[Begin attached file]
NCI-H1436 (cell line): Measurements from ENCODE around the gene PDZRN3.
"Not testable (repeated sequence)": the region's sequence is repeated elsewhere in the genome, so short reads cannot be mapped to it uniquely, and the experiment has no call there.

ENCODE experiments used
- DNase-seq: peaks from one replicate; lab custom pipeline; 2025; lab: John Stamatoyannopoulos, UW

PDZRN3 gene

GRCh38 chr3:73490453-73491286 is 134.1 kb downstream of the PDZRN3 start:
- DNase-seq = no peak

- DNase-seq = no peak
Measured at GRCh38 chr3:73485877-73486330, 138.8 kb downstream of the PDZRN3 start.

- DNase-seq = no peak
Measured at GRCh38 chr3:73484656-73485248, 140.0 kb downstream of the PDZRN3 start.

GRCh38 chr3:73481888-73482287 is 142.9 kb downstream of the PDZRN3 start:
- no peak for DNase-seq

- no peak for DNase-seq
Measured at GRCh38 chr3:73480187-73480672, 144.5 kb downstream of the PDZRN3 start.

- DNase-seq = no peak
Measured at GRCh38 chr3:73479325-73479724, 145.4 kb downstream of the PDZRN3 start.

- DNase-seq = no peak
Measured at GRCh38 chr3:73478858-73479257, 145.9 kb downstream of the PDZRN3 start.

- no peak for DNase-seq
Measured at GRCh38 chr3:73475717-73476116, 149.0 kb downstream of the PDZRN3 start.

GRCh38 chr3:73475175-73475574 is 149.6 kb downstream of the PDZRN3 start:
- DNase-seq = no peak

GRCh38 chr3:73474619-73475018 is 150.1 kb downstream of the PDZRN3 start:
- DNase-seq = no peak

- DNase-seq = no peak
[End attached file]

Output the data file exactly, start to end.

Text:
NCI-H1436 (cell line): Measurements from ENCODE around the gene PDZRN3.
"Not testable (repeated sequence)": the region's sequence is repeated elsewhere in the genome, so short reads cannot be mapped to it uniquely, and the experiment has no call there.

ENCODE experiments used
- DNase-seq: peaks from one replicate; lab custom pipeline; 2025; lab: John Stamatoyannopoulos, UW

PDZRN3 gene

GRCh38 chr3:73490453-73491286 is 134.1 kb downstream of the PDZRN3 start:
- DNase-seq = no peak

- DNase-seq = no peak
Measured at GRCh38 chr3:73485877-73486330, 138.8 kb downstream of the PDZRN3 start.

- DNase-seq = no peak
Measured at GRCh38 chr3:73484656-73485248, 140.0 kb downstream of the PDZRN3 start.

GRCh38 chr3:73481888-73482287 is 142.9 kb downstream of the PDZRN3 start:
- no peak for DNase-seq

- no peak for DNase-seq
Measured at GRCh38 chr3:73480187-73480672, 144.5 kb downstream of the PDZRN3 start.

- DNase-seq = no peak
Measured at GRCh38 chr3:73479325-73479724, 145.4 kb downstream of the PDZRN3 start.

- DNase-seq = no peak
Measured at GRCh38 chr3:73478858-73479257, 145.9 kb downstream of the PDZRN3 start.

- no peak for DNase-seq
Measured at GRCh38 chr3:73475717-73476116, 149.0 kb downstream of the PDZRN3 start.

GRCh38 chr3:73475175-73475574 is 149.6 kb downstream of the PDZRN3 start:
- DNase-seq = no peak

GRCh38 chr3:73474619-73475018 is 150.1 kb downstream of the PDZRN3 start:
- DNase-seq = no peak

- DNase-seq = no peak